Tonight's the night. Batman v Superman: Dawn of Justice is finally out after almost three years of production, promotion, and a plethora of "Battfleck" think pieces.
Are you excited? Because truthfully, I'm not really that excited about it. Are you planning on going? I'd be fine without seeing it in theaters, but I'll probably end up buying a ticket. Why? At this point, it's all about transparency.
As a fan of both movies and comic books in general, it seems unfair to get hype about every Marvel movie that has and will be released to the masses, but to shrug off DC's obvious efforts to compete. That being said, I don't dislike DC comic books or any of the company's iconic characters that will inevitably get movies of their own. It's just that based on writing strength, cinematic quality and all-around replay value, Marvel movies are generally ... better.
Aside from The Dark Knight trilogy, recent movies based on DC comics aren't in the same ballpark as the Marvel Cinematic Universe. It's not even same league, or the same sport, really. Green Lantern was like watching the T-800 lower himself into that vat of molten steel for almost two hours: A slow-burning, heartbreaking death of a beloved character that was more painful for us than it probably was for anyone involved in its production.
Same thing goes for Watchmen. The attention to detail was commendable, but really, three hours of slow motion fight scenes was not as entertaining as one would think. (Does anybody think that sounds entertaining? I'm genuinely curious.)
As for Superman, there hasn't been a good movie about him since Superman II – and I'm talking about the Richard Donner Cut. The theatrical version is pure comedy, and by comedy, I mean tragedy. This is a movie with a screenplay that featured some variation of the phrase "Superman tears the "S" logo off of his chest and throws it at a dude." That sounds hilarious, but watching it actually brings about more sadness and disdain if anything.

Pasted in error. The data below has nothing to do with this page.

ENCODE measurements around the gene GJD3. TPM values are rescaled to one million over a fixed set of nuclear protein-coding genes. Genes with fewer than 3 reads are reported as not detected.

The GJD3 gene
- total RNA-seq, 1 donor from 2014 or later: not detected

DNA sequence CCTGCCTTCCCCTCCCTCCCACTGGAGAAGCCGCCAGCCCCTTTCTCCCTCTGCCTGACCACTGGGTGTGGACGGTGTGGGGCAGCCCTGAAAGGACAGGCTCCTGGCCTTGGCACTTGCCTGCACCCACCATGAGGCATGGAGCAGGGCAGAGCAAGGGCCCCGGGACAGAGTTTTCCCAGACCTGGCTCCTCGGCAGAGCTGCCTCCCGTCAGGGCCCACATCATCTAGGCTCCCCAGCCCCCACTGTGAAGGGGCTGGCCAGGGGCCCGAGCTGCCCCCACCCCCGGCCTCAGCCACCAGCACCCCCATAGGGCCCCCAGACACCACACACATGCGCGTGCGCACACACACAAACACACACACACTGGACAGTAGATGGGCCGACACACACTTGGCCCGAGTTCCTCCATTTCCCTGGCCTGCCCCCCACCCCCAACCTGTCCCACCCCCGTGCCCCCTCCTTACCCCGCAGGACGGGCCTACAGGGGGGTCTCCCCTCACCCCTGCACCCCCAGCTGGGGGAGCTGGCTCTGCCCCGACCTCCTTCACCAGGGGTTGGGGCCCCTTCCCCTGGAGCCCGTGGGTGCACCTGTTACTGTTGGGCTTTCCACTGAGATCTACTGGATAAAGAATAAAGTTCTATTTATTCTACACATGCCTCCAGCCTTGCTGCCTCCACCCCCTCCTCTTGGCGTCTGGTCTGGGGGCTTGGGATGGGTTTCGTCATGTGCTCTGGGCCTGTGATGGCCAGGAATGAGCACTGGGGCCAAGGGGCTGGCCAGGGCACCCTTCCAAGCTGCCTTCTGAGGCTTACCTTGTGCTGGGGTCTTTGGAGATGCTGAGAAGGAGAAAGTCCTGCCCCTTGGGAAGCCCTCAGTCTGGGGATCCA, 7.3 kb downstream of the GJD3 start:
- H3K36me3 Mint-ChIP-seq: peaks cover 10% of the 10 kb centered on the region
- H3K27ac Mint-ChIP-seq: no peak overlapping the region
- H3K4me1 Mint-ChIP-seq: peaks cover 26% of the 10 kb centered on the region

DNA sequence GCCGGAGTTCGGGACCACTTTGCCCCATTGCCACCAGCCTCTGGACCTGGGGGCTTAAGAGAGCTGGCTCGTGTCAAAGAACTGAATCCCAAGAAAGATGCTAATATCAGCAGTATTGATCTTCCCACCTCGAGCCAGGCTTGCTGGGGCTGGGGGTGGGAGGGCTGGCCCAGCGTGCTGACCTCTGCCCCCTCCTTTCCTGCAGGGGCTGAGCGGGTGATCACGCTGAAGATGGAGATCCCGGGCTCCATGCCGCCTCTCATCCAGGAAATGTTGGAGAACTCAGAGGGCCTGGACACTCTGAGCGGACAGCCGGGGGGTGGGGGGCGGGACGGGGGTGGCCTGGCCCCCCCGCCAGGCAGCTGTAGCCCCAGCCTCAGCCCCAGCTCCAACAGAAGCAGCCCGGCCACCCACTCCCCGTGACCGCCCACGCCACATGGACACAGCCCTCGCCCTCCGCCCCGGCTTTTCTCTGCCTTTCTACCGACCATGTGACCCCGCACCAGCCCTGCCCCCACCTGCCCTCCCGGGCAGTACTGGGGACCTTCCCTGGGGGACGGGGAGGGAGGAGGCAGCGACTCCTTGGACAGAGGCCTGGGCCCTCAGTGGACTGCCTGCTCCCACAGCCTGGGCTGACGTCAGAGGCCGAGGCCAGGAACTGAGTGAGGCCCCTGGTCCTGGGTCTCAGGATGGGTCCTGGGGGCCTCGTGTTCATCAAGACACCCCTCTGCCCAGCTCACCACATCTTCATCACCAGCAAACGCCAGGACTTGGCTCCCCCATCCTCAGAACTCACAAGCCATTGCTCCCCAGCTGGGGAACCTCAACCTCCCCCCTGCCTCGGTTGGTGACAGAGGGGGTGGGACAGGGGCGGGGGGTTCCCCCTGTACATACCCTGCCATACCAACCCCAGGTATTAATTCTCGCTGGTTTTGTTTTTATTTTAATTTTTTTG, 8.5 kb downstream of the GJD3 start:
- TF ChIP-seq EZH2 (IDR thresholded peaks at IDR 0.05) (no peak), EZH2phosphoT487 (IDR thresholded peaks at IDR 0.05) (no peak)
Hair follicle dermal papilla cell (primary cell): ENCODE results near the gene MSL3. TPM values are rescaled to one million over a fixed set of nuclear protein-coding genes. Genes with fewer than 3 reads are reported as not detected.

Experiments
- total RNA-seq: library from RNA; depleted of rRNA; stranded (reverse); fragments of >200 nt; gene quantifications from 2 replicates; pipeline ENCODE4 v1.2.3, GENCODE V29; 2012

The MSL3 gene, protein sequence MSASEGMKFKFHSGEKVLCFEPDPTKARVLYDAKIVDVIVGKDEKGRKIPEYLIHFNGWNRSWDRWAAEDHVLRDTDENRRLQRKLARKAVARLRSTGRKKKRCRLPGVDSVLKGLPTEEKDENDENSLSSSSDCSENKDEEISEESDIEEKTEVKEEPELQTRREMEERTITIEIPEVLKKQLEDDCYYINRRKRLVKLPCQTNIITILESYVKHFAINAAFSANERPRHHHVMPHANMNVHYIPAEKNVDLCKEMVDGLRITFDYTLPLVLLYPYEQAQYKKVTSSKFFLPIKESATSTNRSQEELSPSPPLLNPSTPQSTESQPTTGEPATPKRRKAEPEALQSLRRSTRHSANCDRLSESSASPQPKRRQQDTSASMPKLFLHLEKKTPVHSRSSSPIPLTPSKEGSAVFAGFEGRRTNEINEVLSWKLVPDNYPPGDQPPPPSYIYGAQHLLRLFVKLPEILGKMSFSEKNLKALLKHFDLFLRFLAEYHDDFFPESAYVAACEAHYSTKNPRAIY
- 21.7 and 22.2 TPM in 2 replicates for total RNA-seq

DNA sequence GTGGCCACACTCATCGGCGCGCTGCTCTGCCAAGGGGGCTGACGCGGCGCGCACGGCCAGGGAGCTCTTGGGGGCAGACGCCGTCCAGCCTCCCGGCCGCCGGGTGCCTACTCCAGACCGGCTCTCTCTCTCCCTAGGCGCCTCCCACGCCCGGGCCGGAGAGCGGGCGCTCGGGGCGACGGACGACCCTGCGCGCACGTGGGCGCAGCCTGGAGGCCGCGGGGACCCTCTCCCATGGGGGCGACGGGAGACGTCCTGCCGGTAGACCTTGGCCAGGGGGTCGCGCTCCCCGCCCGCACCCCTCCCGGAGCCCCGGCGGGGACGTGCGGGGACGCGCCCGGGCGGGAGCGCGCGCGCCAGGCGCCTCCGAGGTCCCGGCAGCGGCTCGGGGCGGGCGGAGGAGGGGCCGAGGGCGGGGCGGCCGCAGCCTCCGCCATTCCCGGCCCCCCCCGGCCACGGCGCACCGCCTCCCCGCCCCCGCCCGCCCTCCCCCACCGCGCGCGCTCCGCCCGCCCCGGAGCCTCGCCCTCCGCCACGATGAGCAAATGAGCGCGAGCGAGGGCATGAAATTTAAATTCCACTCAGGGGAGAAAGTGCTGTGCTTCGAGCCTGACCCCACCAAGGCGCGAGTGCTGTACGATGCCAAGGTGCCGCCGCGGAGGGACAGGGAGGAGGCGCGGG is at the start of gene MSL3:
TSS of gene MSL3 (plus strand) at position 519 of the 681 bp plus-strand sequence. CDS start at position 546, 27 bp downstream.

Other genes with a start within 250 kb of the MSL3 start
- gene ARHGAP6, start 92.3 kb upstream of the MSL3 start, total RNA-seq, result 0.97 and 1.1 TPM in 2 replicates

Superman Returns had a skilled director, great cast, and the the look and feel of what a Superman movie should be. It's Achilles heel (or Kryptonite, if you will) was that it was just boring. All the scenes with Clark, Lois, and James Marsden, who once again was cast as "the other guy" in a comic book love triangle, were not interesting in any way, shape, or form.
Even when they tried to remake the "Can You Read My Mind?" flying scene from the original, it felt like Lois and Clark were weighed down by cinder blocks as opposed to romantically soaring above Metropolis.
(Yes, I know that cinder blocks wouldn't really weigh Superman down, but let's not get technical with any of this.)
And then there was Man of Steel. My friend and I checked out MoS during it's opening week three years ago, and we both walked out of the theater shrouded in a cloud of confusion. He was mainly confused because he fell asleep around the middle of it – which I don't blame him for one bit – and woke up around the climax. I was confused because, well, the movie flat out stopped making sense after a while.
After Clark spends the first hour-and-a-half brooding about his existence and working as a Deadliest Catch extra, the tone and direction of the movie took a complete 180. It was like they ran out of ideas during filming and decided to use deleted footage from Battle: Los Angeles or Skyline, or some other crappy alien invasion movie to fill the void.
Seriously, if you haven't seen it, the remainder of the movie is a long, loud, and destructive fight sequence between Superman and General Zod. We could go into how causing massive amounts of collateral damage, as well as taking the life of another, is far outside of Superman's MO, but that's already been said about a thousand times. My main issue is with it is that Zack Snyder, David S. Goyer, and Chris Nolan tried so hard to make a psuedo–Avengers-esque, billion dollar blockbuster, that they forgot their number one goal: to actually make a GOOD movie.
I could just be salty. I could be sippin' a lil' bit of that haterade. Both are entirely possible, but not the true catalysts. Ultimately, I just didn't buy into what DC was trying to sell me with MoS, which is "anything Marvel can do, we can do better." Obviously, that hasn't been the case so far, and their recent artistic shortcomings could be an unfortunate sign of what's to come.
Maybe Dawn of Justice will be different. (NOTE: I started writing this post at the beginning of the week, intending to have it done before reviews were released and the movie actually came out. That didn't happen, as I was sidelined with sickness. Currently, this movie sits at 30% on Rotten Tomatoes. That's worse than Man of Steel. Dang it.)
I HOPE that it'll be different, if not better (NOTE: THIRTY PERCENT) but until tonight (or last night, for some of you eager fans), we won't know for sure. However, I do have a few predictions on what things might, and most likely will, happen throughout the movie's two hour and 33 minute run-time (Lord, give me strength). If I get all five correct, don't say I didn't try to warn you.
1. Batman and Superman will fight, but probably not for long: It's a given that they'll square up at some point, since it's in the title. (At the same time, Batman v Superman could be the name of a hotly contested legal battle that begins somewhere near the second act. Unlikely, but an interesting angle nonetheless.)